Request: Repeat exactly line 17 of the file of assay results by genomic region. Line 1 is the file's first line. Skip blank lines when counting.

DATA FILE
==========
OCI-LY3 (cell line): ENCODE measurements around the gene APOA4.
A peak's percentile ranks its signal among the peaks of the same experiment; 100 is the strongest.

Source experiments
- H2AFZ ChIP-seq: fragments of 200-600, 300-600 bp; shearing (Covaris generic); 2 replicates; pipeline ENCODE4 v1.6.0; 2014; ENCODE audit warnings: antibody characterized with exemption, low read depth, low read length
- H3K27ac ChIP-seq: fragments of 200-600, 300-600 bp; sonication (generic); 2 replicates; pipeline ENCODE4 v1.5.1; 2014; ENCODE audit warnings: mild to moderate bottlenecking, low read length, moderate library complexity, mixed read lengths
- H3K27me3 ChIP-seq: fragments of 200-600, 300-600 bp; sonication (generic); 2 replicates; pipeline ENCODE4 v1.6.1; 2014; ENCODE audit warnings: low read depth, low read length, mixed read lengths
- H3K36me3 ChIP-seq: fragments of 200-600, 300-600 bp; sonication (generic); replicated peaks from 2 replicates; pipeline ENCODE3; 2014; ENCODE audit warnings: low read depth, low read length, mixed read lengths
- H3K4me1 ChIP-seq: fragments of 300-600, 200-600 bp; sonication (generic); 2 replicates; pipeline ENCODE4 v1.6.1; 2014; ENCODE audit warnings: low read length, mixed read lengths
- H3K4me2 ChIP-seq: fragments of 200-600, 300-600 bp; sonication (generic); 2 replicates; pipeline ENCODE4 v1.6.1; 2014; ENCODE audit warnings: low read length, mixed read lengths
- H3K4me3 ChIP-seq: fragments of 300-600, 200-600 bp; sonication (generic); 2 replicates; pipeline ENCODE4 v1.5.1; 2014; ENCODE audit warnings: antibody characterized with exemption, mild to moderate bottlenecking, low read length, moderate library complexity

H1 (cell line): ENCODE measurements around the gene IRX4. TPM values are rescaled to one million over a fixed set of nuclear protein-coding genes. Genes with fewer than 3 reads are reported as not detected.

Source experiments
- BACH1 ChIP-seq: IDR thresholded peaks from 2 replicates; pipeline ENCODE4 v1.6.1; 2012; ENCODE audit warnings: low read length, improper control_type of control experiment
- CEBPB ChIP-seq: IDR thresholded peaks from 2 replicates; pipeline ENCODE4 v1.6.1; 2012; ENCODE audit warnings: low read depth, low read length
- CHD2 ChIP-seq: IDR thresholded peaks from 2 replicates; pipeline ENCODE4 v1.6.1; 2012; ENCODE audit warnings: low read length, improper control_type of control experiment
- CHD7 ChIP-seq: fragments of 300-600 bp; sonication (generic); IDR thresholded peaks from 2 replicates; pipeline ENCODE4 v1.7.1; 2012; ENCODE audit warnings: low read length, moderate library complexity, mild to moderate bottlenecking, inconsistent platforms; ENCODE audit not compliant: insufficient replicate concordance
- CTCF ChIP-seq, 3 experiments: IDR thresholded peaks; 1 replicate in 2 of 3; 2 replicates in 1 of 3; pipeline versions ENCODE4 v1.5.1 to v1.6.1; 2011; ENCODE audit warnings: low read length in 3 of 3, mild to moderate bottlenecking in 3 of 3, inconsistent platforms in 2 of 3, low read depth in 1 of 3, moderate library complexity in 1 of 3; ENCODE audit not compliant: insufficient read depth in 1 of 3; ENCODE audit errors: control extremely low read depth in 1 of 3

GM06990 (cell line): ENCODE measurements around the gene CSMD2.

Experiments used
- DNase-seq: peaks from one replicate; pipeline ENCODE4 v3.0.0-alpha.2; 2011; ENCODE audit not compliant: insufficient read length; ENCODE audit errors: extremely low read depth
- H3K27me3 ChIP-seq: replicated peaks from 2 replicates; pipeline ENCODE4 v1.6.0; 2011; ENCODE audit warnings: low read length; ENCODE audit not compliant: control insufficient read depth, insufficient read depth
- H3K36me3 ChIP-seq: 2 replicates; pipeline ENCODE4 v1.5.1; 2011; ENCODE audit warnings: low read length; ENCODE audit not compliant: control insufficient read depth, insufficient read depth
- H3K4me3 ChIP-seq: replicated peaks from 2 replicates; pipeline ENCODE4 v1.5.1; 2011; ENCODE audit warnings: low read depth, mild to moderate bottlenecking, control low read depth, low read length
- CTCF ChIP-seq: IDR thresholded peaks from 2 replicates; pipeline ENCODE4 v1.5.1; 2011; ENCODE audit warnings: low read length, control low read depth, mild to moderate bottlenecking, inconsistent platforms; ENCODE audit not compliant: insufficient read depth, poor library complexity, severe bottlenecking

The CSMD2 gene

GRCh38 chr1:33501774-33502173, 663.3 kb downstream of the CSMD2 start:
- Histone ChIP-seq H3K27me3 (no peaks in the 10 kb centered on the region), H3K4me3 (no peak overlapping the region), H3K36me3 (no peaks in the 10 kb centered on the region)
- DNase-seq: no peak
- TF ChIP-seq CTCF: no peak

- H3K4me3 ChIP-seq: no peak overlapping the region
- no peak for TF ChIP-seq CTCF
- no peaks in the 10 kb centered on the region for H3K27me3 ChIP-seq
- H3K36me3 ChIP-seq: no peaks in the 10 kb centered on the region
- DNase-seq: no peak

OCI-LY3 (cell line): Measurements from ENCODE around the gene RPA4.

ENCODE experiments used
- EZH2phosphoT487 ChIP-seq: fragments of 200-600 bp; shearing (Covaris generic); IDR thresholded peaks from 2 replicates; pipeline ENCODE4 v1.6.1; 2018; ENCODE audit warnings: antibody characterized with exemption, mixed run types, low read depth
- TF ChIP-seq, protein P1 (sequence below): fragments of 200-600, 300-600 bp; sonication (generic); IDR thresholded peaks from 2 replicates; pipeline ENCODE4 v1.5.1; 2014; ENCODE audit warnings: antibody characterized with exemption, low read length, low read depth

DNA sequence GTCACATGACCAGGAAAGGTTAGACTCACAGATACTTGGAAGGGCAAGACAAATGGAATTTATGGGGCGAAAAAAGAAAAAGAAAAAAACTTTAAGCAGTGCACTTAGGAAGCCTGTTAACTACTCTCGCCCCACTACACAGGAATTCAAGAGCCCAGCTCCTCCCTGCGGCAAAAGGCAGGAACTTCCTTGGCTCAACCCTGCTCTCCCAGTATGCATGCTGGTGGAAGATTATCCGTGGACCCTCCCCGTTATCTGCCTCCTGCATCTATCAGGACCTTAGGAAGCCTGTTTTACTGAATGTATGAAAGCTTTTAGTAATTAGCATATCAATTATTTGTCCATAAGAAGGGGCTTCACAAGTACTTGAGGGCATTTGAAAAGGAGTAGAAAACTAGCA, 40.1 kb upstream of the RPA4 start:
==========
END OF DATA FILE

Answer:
- CTCF ChIP-seq, 3 experiments: IDR thresholded peaks; 1 replicate in 2 of 3; 2 replicates in 1 of 3; pipeline versions ENCODE4 v1.5.1 to v1.6.1; 2011; ENCODE audit warnings: low read length in 3 of 3, mild to moderate bottlenecking in 3 of 3, inconsistent platforms in 2 of 3, low read depth in 1 of 3, moderate library complexity in 1 of 3; ENCODE audit not compliant: insufficient read depth in 1 of 3; ENCODE audit errors: control extremely low read depth in 1 of 3